LINGUIST List 27.686

Thu Feb 04 2016

Calls: Gen Ling, Genetic Classification, Historical Ling, Lang Doc, Socioling/Germany

Editor for this issue: Anna White <>

Date: 04-Feb-2016
From: Nikolay Hakimov <>
Subject: From Language Mixing to Fused Lects
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Full Title: From Language Mixing to Fused Lects

Date: 25-Jan-2017 - 27-Jan-2027
Location: Freiburg, Germany
Contact Person: Nikolay Hakimov
Meeting Email: < click here to access email >

Linguistic Field(s): Anthropological Linguistics; General Linguistics; Genetic Classification; Historical Linguistics; Language Documentation; Sociolinguistics

Call Deadline: 01-May-2016

Meeting Description:

This colloquium to be held at FRIAS, Freiburg (Germany), seeks to bring together researchers working on different language constellations who share an interest in the linguistic and sociolinguistic description of the emergence of bilingually or multilingually mixed language structures (“fused lects”) from language mixing.

The idea that fused lects such as mixed languages arise from language mixing is not new (see Myers-Scotton 1998; Auer 1999; Thomason 2001). It is supported not only by the plenteous structural similarities between fused lects and language mixing but also by well-documented historical facts (McConvell and Meaking 2003; O’Shannessy 2012; Schaengold 2004). Fusion is thus a process whereby certain bilingual mixing patterns become regularized, conventionalized and grammaticalized in specific communities. To provide a better understanding of how fused lects emerge, we need not only consider the sociolinguistic factors facilitating extensive fusion but also scrutinize intermediate stages of fusion, such as partial fusion (Auer 2014).

Confirmed Keynote Speakers Include:

Evangelia Adamou, LACITO (CNRS), Paris
Carmel O’Shannessy, University of Michigan
Brigitte Pakendorf, DDL (CNRS), Lyon


Peter Auer, University of Freiburg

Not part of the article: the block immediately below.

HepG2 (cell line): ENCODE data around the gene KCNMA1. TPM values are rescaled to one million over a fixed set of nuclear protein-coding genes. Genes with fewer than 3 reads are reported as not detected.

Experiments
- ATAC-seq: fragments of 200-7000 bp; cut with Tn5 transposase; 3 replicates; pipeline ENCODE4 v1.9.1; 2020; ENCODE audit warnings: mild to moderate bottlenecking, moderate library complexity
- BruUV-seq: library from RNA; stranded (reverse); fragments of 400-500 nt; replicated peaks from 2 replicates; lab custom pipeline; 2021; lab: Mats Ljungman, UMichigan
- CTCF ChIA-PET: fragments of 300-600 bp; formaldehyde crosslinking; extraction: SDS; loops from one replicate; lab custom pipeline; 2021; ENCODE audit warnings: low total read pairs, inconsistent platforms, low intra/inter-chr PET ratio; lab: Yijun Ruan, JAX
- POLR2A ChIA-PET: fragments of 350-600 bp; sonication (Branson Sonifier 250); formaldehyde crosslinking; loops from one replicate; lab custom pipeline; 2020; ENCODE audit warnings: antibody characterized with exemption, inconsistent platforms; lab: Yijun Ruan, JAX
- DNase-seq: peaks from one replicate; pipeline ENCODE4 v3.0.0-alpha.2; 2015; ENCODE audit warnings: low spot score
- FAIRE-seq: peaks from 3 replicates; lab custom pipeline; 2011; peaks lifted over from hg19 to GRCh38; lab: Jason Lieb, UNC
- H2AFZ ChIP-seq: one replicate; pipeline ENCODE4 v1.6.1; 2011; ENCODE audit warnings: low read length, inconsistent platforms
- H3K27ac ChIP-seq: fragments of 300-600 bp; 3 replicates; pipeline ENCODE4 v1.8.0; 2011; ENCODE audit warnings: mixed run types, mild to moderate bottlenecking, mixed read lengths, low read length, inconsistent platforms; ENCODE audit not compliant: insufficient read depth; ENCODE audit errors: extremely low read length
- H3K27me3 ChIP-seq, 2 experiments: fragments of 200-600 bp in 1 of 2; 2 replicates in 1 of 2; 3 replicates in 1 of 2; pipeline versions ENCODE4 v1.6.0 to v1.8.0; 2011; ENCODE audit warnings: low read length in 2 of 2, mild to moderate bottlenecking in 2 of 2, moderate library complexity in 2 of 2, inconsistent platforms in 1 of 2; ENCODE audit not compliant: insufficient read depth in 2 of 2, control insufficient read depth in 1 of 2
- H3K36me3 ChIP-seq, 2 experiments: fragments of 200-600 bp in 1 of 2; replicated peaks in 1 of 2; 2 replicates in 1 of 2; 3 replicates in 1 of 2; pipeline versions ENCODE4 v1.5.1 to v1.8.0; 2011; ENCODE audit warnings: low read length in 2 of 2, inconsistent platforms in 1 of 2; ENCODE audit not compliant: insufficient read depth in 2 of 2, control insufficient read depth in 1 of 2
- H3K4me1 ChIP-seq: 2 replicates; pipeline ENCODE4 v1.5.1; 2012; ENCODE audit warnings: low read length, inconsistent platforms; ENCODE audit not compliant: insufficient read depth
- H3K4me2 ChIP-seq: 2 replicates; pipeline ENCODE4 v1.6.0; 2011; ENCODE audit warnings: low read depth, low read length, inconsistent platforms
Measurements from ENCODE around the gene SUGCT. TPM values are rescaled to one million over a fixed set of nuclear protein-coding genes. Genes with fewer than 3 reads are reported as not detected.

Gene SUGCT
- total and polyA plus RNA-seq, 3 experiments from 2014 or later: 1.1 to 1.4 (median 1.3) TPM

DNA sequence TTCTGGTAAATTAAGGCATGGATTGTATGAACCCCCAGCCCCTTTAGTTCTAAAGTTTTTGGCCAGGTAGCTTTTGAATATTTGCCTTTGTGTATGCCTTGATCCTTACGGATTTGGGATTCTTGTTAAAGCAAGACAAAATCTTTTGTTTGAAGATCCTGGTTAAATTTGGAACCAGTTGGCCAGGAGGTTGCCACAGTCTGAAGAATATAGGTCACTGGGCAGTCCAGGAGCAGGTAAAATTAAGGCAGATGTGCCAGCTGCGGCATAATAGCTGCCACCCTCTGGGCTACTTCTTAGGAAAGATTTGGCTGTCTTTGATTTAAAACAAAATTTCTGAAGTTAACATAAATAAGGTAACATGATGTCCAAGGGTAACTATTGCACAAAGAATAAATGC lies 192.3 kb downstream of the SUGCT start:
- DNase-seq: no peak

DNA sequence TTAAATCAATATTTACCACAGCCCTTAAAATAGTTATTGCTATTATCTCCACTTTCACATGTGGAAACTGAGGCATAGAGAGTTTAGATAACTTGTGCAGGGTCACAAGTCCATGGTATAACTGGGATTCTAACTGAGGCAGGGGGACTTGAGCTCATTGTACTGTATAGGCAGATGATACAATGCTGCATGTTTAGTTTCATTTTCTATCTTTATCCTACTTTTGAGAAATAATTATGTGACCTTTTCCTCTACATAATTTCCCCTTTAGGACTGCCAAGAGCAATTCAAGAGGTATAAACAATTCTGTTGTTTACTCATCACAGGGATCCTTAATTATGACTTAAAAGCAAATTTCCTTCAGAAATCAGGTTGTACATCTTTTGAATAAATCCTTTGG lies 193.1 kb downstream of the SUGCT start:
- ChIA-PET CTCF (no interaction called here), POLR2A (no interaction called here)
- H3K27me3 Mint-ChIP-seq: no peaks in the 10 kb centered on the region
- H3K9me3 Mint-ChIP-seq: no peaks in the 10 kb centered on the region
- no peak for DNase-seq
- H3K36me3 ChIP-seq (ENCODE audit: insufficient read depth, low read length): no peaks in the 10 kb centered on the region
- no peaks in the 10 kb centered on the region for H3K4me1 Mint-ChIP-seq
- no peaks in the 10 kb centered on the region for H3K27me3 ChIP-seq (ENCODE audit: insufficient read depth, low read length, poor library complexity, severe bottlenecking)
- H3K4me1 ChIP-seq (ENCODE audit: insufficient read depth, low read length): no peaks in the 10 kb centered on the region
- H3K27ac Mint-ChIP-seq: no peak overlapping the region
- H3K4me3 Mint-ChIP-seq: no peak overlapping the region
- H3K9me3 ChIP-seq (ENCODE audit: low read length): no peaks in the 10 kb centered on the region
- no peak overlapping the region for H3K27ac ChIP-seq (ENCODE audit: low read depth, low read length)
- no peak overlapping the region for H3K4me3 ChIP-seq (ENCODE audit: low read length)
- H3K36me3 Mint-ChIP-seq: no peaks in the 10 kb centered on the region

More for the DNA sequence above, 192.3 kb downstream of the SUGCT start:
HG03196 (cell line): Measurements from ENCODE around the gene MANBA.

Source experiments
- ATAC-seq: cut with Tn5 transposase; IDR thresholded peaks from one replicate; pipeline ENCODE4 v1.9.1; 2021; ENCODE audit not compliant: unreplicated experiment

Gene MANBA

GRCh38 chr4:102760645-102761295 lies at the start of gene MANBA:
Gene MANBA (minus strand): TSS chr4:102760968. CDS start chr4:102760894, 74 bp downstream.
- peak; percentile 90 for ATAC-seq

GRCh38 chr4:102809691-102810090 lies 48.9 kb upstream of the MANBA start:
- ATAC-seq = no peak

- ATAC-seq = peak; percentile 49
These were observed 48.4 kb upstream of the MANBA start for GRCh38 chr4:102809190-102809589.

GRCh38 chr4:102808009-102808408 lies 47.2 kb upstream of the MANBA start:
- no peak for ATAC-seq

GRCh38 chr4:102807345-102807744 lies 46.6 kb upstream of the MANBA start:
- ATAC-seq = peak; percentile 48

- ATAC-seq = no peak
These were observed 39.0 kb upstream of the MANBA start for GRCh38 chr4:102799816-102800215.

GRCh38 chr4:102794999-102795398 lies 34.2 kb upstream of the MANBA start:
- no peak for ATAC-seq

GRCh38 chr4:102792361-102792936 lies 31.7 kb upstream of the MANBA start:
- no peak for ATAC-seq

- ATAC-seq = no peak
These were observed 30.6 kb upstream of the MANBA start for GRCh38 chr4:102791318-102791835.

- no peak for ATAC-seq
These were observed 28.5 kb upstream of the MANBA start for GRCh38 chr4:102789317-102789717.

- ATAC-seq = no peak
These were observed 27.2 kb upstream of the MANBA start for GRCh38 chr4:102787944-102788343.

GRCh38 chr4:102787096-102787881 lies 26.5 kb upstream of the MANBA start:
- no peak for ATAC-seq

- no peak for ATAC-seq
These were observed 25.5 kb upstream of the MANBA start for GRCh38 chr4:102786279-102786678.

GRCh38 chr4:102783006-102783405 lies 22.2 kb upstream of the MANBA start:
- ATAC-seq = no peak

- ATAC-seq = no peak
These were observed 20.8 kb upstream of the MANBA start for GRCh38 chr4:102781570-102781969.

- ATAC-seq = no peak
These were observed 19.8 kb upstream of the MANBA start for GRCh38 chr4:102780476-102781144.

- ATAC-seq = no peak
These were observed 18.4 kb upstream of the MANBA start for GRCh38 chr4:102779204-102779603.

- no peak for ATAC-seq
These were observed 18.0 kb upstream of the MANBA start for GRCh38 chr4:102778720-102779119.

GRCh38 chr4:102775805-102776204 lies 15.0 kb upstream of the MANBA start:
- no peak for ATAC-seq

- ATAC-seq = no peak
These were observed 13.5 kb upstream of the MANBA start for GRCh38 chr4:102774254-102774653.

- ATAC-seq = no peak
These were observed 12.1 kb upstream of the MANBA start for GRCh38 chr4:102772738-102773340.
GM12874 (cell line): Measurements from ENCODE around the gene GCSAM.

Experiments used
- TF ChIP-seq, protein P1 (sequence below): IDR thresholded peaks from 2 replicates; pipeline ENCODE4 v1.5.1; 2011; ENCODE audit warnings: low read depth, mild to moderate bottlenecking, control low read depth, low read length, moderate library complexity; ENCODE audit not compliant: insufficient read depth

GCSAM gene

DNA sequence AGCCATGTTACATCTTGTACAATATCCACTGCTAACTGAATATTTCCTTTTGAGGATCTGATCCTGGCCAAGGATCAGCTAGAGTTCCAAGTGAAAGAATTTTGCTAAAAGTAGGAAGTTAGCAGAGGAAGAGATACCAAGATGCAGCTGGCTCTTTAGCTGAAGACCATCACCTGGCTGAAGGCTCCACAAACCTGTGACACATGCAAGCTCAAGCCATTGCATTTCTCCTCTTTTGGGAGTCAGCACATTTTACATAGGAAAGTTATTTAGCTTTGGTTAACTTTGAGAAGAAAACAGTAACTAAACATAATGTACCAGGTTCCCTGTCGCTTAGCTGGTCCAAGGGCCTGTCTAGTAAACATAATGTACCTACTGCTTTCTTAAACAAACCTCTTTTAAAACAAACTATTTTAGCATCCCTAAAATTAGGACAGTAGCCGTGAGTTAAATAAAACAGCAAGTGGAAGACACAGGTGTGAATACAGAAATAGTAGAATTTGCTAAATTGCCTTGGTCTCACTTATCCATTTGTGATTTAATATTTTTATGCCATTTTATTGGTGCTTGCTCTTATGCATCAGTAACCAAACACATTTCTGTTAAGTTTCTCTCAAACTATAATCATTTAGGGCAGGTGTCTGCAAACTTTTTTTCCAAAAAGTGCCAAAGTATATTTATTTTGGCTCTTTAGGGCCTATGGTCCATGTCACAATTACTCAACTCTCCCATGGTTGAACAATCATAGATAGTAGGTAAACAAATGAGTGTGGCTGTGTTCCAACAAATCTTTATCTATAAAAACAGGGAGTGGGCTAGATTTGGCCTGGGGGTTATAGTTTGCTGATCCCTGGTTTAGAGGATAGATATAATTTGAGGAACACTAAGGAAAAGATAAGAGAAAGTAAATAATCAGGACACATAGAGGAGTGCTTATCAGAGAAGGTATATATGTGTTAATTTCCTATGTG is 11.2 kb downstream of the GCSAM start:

Nikolay Hakimov, University of Freiburg

Call for Papers:

We invite submissions for this colloquium before May 1, 2016. The length of the abstract should not exceed 500 words. We will cover accommodation costs for up to ten presenters whose abstracts are accepted plus their travel costs up to €500. Presenters from economically challenged countries may be offered additional travel subsidies.


Auer, Peter. 1999 From codeswitching via language mixing to fused lects: Toward a dynamic typology of bilingual speech. International Journal of Bilingualism 3-4: 309–32.
———. 2014. Language mixing and language fusion: When bilingual talk becomes monolingual. In: Besters-Dilger, Juliane, Cynthia Dermarkar, Stefan Pfänder, and Achim Rabus (eds.), Congruence in Contact-Induced Language Change: Language Families, Typological Resemblance, and Perceived Similarity, 294–334. Berlin, Boston: De Gruyter.
McConvell, Patrick, and Felicity Meakins. 2005. Gurindji Kriol: A mixed language emerges from code-switching. Australian Journal of Linguistics 25-1: 9–30.
Myers-Scotton, Carol. 1998. A way to dusty death: The Matrix Language turnover hypothesis. In: Grenoble, Lenore A. and Lindsay J. Whaley (eds.), Endangered Languages: Language Loss and Community Response, 289–316. Cambridge, UK; New York: Cambridge University Press.
O’Shannessy, Carmel. 2005. Light Warlpiri: A new language. Australian Journal of Linguistics 25-1: 31–57.
———. 2012. The role of codeswitched input to children in the origin of a new mixed language. Linguistics 50-2: 305–40.
Schaengold, Charlotte C. 2004. Bilingual Navajo: Mixed Codes, Bilingualism, and Language Maintenance. PhD dissertation, Ohio State University.
Thomason, Sarah Grey. 2001. Language Contact: An Introduction. Edinburgh: Edinburgh University Press.

Page Updated: 04-Feb-2016